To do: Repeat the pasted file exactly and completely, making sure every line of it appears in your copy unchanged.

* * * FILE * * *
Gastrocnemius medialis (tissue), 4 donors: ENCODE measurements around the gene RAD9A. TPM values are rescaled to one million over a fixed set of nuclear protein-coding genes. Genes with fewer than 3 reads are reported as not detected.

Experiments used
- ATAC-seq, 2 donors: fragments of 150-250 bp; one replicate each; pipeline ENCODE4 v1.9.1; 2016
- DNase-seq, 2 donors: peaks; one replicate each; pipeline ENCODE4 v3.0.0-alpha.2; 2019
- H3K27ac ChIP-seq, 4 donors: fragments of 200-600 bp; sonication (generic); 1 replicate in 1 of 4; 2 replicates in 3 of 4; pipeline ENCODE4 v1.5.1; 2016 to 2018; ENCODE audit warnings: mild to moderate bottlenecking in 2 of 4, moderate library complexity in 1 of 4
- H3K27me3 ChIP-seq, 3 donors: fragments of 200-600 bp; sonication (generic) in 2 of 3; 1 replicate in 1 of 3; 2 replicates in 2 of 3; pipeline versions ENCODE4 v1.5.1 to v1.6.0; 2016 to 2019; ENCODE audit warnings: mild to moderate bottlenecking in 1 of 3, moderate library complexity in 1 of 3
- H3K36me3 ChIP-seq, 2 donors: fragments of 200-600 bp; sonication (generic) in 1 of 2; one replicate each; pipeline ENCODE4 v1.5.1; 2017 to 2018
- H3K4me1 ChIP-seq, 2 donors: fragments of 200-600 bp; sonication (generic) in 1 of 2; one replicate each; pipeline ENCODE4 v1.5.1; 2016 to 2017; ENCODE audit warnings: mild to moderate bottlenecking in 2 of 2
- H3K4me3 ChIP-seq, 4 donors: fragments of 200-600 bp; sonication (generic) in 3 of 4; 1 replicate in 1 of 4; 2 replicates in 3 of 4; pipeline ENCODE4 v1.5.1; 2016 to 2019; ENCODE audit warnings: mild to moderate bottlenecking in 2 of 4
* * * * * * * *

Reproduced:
Gastrocnemius medialis (tissue), 4 donors: ENCODE measurements around the gene RAD9A. TPM values are rescaled to one million over a fixed set of nuclear protein-coding genes. Genes with fewer than 3 reads are reported as not detected.

Experiments used
- ATAC-seq, 2 donors: fragments of 150-250 bp; one replicate each; pipeline ENCODE4 v1.9.1; 2016
- DNase-seq, 2 donors: peaks; one replicate each; pipeline ENCODE4 v3.0.0-alpha.2; 2019
- H3K27ac ChIP-seq, 4 donors: fragments of 200-600 bp; sonication (generic); 1 replicate in 1 of 4; 2 replicates in 3 of 4; pipeline ENCODE4 v1.5.1; 2016 to 2018; ENCODE audit warnings: mild to moderate bottlenecking in 2 of 4, moderate library complexity in 1 of 4
- H3K27me3 ChIP-seq, 3 donors: fragments of 200-600 bp; sonication (generic) in 2 of 3; 1 replicate in 1 of 3; 2 replicates in 2 of 3; pipeline versions ENCODE4 v1.5.1 to v1.6.0; 2016 to 2019; ENCODE audit warnings: mild to moderate bottlenecking in 1 of 3, moderate library complexity in 1 of 3
- H3K36me3 ChIP-seq, 2 donors: fragments of 200-600 bp; sonication (generic) in 1 of 2; one replicate each; pipeline ENCODE4 v1.5.1; 2017 to 2018
- H3K4me1 ChIP-seq, 2 donors: fragments of 200-600 bp; sonication (generic) in 1 of 2; one replicate each; pipeline ENCODE4 v1.5.1; 2016 to 2017; ENCODE audit warnings: mild to moderate bottlenecking in 2 of 2
- H3K4me3 ChIP-seq, 4 donors: fragments of 200-600 bp; sonication (generic) in 3 of 4; 1 replicate in 1 of 4; 2 replicates in 3 of 4; pipeline ENCODE4 v1.5.1; 2016 to 2019; ENCODE audit warnings: mild to moderate bottlenecking in 2 of 4